Shalom on HIzbullah: Political Parties Don't Have 50,000 Rockets
Vice Prime Minister and Minister for Regional Development, Silvan Shalom, posted a video clip to his YouTube channel on Tuesday in which he addressed the dangers of the latest political developments in Lebanon.
“I think that the new development in Lebanon is very dangerous,” said Shalom. “For the first time, a terrorist organization is taking the lead of a country in the Middle East. But more than that,: from now on they will control the army and all the security forces. That government will be authorized by the Iranian regime, and I think that brings instability to the Middle East and to the entire world.”
Shalom added that “Israel is watching the new developments in Lebanon,” but added that he does not think that Hizbullah will take any military actions against Israel at this time. “We all remember what happened in 2006 [during the Second Lebanon War]. A short time after the war ended, [Hizbullah leader] Nasrallah said very clearly: ‘If I had known what the Jews would do, I would have never started a war against Israel.’”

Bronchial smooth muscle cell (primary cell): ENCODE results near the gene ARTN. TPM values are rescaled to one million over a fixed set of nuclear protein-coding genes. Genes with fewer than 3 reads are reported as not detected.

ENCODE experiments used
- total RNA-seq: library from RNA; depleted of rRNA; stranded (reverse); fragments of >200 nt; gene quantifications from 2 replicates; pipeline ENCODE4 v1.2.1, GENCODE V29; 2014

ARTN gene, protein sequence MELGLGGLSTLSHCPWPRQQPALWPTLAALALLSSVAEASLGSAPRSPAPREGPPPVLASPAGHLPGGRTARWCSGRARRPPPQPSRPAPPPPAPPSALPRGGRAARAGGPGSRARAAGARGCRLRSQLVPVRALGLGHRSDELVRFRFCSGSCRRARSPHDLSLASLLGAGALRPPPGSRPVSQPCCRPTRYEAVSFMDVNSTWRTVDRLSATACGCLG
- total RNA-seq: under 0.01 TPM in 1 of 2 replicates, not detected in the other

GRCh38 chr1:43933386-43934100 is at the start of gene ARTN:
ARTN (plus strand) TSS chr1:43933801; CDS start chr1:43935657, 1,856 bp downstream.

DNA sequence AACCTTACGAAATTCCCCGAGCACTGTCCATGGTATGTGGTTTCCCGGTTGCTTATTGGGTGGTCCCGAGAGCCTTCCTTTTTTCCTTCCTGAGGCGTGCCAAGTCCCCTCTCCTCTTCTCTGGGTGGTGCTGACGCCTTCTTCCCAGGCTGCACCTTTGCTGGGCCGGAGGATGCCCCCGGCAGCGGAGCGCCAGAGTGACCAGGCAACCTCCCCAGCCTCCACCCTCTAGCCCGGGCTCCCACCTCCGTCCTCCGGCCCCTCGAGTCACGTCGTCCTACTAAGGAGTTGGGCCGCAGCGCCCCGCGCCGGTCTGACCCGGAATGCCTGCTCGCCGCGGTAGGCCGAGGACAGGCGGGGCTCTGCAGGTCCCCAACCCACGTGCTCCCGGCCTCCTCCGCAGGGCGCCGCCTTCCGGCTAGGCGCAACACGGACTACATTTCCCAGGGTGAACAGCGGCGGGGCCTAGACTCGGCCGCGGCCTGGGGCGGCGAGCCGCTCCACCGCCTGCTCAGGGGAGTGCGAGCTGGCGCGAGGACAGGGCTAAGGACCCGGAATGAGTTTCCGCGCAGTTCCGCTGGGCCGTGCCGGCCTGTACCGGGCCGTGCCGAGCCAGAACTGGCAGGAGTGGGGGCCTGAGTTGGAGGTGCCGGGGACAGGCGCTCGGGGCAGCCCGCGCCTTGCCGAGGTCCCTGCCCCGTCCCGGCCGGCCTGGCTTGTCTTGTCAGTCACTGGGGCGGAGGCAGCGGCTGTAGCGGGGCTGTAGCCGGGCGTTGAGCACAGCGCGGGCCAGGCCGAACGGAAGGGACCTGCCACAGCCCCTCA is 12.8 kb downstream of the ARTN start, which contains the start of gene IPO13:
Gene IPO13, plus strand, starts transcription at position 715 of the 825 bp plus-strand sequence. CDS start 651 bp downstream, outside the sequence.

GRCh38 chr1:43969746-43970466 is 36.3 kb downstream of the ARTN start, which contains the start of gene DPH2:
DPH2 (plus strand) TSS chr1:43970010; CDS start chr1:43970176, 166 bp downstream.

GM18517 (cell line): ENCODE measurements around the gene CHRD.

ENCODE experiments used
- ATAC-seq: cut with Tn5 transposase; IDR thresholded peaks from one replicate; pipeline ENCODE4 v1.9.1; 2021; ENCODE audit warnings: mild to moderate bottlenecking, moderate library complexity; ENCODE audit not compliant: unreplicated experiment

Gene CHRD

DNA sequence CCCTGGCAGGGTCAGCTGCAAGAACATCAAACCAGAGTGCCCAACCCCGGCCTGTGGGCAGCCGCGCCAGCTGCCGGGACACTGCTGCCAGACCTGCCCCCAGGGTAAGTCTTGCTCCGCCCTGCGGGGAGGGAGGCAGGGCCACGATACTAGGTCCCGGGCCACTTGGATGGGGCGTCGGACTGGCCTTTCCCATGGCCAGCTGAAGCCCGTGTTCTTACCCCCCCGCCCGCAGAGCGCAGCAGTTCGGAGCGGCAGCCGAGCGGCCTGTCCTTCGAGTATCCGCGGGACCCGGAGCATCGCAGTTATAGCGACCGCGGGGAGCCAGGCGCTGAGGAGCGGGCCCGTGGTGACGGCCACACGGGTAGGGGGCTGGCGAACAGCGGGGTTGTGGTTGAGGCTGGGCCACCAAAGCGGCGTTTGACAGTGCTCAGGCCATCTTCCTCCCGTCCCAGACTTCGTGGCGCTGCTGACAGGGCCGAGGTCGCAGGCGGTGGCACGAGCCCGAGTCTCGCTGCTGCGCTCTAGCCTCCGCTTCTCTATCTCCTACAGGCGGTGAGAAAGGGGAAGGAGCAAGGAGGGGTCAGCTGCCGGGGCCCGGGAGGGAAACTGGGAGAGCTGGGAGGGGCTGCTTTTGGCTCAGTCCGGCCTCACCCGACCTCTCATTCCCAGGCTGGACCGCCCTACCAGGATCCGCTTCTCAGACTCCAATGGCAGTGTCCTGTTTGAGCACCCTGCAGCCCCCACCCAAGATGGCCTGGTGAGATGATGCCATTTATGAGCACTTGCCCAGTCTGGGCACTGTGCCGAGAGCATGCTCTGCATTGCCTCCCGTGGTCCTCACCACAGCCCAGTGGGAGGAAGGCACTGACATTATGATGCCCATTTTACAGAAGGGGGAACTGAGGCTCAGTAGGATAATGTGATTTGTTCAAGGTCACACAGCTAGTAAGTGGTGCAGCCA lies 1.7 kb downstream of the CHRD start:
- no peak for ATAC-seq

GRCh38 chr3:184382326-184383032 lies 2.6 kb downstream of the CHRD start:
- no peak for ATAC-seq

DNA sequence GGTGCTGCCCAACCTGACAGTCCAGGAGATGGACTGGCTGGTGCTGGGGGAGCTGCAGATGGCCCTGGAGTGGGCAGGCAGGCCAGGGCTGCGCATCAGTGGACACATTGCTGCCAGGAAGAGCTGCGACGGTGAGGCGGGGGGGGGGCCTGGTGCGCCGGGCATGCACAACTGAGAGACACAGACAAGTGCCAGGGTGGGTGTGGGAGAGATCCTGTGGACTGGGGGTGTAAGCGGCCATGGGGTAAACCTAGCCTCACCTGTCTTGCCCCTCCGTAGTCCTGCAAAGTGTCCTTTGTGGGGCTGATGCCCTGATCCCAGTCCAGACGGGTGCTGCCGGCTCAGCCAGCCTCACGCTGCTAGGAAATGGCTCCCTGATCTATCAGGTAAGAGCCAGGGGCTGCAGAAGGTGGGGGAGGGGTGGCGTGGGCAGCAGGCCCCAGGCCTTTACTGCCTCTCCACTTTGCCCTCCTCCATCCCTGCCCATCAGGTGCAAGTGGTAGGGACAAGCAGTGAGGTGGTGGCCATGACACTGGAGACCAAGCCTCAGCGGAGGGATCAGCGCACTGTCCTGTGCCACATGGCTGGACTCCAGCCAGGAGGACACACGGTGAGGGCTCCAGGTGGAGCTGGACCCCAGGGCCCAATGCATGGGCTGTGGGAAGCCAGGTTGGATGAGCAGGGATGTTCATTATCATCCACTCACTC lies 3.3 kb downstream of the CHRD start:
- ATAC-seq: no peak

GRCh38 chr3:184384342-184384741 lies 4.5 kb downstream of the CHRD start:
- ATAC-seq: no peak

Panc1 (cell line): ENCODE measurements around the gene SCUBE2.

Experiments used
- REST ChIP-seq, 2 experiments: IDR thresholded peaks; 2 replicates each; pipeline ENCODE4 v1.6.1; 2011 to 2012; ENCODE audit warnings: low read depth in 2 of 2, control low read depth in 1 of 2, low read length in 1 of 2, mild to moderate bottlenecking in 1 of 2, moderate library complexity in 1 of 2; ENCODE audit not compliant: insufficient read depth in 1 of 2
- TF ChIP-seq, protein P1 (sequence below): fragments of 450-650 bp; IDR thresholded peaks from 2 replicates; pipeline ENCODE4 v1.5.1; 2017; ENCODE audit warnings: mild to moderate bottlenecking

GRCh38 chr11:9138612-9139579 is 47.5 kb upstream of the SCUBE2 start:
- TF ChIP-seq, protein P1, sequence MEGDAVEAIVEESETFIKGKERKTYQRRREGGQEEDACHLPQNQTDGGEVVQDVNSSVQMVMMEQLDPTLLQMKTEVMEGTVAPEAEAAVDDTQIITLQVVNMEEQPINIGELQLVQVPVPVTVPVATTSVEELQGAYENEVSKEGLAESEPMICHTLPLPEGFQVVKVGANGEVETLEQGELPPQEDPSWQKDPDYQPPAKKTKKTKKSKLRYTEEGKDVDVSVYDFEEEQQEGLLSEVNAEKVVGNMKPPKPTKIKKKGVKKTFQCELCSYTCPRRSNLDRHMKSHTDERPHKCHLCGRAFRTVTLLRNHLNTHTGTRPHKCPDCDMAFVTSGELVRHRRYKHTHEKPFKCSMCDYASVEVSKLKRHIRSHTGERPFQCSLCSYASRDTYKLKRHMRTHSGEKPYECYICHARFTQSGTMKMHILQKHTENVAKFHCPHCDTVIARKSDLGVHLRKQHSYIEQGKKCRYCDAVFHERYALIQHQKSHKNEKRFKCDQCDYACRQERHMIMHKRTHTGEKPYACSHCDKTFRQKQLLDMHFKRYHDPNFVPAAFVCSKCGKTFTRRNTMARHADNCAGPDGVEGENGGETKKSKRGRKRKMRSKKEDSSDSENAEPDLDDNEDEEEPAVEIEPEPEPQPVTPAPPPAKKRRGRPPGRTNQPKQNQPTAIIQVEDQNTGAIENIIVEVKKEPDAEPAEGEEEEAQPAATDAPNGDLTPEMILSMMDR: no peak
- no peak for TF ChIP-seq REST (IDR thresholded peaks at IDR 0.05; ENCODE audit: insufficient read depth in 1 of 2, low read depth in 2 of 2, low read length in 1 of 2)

The Vice Prime Minister also reiterated that Israel would not take any measures against Lebanon unless provoked by Lebanon first.
He dismissed the claims by some that Hizbullah is a political party. “Have you heard of a political party in the entire world that has 50,000 missiles and rockets?” said Shalom. “Have you heard of a political party that launches rockets and missiles towards its neighbors? I don’t think that such a political party exists anywhere in the world. That’s why they’re not a political party: They are a terrorist organization that is trying to take the lead in Lebanon by using the democratic system.”
Earlier on Tuesday, the Lebanese parliament gave Hizbullah nominee banker Najib Makati a solid majority of 68-60 to replace caretaker Prime Minister Sa'ad Hariri. While Hizbullah chief Hassan Nasrallah insisted that his organization will not lead the government, the terrorist organization's political party has been increasingly pulling Lebanon's political strings the past several years.